Murano & Burano

These are two areas near Venice, which if anyone does any pre-planning, usually includes a visit to both.  Let’s start with Murano.  Be prepared for a few bits of history interspersed amongst the photos.  🙂



  • Composed of 7 islands linked by bridges in the Venetian Lagoon.
  • Initially settled by the Romans.
  • At first prospered as a fishing port and for its production of salt.

672BF5AA-6F1C-44B7-AED6-BD5F4D665C79We wanted to get away from most of the ‘tourist’ areas and kept walking away from the water taxi drop-off.


We found this fabulous blue statue.


  • In 1291 all glass makers in Venice were forced to move to Murano due to the risk of fire.
  • During the 1300s exports began and the island became famous, initially for glass beads and mirrors.
  • Eventually became known for their chandeliers.

I would absolutely love to have a chandelier from Murano, but even though it could be shipped home, they are still pricey.  These are two I found that struck my fancy.



While we have enjoyed all of our meals thus far, our selection for lunch could definitely fall into one of our all-time favorites for this trip.


We were one of the first to arrive and actually were told we could sit in the garden, because the restaurant didn’t open for 15 more minutes. We started with wine and water before ordering two antipasta platters.



The seafood platter looked really cool, but wasn’t a lot that I would eat.  The other  platter (meat) – I loved!  In fact, it was to be my meal, along with some fried mozzarella balls.

Did I say I really, really, really enjoyed my meat platter?  I shared after tasting all of them and finding my favorites.  Starting in the upper left corner:  mordello, pancetta, salami, pepperoni, bacon and prosciutto.  The mozzarella balls were good, but after my meat platter……………….

A seafood soup was Eric’s meal and Karen ordered lasagna – which was fantastic.




We had to finish the meal with desserts.  There was cherry ice cream, chocolate cake and strawberry Torte.   We debated for days which dessert ‘won’.


We crossed the bridge in front of the restaurant and wandered inside this church.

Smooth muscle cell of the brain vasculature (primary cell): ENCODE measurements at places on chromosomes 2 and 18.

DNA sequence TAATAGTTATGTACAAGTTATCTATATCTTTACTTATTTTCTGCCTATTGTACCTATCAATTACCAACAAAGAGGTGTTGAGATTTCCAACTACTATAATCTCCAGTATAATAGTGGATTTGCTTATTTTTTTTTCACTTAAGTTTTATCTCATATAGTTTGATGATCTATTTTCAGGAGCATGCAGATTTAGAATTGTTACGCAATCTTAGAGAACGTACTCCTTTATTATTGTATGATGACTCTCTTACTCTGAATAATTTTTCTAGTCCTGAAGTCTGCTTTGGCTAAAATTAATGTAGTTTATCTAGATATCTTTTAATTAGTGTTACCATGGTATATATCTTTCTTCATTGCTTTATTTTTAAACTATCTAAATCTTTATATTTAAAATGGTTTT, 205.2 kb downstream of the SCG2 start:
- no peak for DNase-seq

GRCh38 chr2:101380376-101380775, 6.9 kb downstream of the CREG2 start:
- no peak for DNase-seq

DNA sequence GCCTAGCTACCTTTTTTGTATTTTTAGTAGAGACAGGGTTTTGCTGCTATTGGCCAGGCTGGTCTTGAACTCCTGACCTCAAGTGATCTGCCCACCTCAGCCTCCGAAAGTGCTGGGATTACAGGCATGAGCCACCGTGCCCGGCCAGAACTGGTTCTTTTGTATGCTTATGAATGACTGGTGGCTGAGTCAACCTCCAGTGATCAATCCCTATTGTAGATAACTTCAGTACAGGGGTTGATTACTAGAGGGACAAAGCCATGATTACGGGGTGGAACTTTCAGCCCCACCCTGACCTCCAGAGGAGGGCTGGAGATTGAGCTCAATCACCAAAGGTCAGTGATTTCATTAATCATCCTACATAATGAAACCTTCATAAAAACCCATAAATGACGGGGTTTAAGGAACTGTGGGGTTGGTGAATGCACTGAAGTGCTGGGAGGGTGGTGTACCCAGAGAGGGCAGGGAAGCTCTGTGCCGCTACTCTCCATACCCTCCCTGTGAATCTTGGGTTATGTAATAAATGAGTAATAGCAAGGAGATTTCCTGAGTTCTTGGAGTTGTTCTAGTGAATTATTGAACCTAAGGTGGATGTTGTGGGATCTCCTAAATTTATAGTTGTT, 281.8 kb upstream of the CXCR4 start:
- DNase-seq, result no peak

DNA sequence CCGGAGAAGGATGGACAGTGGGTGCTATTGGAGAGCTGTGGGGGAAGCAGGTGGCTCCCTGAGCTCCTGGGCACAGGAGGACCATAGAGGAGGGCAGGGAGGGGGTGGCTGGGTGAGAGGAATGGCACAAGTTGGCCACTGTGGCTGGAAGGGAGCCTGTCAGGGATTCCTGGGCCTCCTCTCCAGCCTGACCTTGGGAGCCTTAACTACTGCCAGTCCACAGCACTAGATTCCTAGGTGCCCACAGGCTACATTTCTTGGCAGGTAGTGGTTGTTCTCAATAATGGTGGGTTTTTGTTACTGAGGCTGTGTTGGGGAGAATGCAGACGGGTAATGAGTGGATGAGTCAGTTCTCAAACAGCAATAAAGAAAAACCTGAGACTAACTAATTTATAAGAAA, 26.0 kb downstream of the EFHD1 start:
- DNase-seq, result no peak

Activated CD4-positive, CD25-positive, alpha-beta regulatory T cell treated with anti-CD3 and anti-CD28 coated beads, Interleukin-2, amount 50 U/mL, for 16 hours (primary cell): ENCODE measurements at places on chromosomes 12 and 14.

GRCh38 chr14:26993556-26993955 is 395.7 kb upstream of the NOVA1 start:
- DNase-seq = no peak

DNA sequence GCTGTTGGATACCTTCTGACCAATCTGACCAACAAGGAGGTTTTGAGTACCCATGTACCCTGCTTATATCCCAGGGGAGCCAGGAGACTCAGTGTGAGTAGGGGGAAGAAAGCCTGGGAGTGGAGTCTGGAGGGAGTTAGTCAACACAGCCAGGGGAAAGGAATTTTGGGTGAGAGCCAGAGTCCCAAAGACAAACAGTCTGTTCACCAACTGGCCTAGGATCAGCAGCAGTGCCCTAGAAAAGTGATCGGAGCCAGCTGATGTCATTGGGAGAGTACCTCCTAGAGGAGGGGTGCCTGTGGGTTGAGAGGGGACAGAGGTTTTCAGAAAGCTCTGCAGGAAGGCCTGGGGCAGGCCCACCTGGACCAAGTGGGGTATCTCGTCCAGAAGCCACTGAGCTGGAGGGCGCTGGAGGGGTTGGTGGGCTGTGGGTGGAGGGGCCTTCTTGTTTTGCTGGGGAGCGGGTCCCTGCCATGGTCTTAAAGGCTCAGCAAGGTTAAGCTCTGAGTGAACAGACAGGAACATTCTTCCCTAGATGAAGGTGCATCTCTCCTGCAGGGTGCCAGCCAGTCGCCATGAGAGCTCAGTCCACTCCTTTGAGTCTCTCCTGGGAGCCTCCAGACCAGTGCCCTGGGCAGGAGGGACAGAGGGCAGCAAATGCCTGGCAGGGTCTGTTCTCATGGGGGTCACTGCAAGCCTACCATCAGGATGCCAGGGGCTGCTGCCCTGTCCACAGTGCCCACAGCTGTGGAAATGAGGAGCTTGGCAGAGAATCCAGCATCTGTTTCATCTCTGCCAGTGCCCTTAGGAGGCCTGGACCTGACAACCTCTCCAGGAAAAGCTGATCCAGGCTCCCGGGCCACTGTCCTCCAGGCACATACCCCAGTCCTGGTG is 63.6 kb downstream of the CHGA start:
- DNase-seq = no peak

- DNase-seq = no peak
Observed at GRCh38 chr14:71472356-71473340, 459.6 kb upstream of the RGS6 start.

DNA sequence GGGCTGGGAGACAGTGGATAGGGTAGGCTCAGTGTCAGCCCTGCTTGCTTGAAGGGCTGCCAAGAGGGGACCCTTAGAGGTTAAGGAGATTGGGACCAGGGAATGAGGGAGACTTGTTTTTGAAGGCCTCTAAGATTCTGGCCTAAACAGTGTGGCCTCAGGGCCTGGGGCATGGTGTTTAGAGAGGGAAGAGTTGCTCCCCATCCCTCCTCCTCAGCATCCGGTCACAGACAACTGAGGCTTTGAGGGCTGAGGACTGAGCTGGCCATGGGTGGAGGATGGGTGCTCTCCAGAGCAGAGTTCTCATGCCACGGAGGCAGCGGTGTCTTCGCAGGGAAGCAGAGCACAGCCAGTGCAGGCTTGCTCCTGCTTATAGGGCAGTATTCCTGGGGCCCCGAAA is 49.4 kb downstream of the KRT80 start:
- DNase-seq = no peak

The church is one of the oldest in the Venetian lagoon.  It was originally built in the 7th century and rebuilt in the 9th century.  It is known for its 12th century Byzantine mosaic pavement and said to contain the relics of Saint Donato, as well as large bones of a dragon slain by the saint.

While Karen and I were looking possibly for glass beads for the jewelry we make, we had minimal purchases.  😦    On to Burano!


Getting there involved jumping on the water-taxi and waiting for 3 stops until we arrived.

  • The island was probably settled by the Romans.
  • It rose in importance in the 16th century when women on the island began making lace with needles.
  • Leonardi da Vinci visited in 1481, purchased a cloth for an alter and soon lace was exported across Europe.

More recently, they are known for its small, brightly painted houses.


Legend says that the island’s fisherman were the first to paint their houses in bright colors so they could see them while they were out fishing.


So let me admit, this island kind of felt like a big tourist hot-spot.  There were little shops everywhere selling all kind of tochtskes.  While the photos look pretty, I had to do a lot of cropping to get all of the people out of them.  Now, on the other hand, Karen and I both purchased some scarves (made in Italy) to bring home with us.

Wednesday is our day-long tour of the Italian Alps and Dolomite Mountains.  While it will probably a somewhat long drive, it gets us out of Venice for a day.











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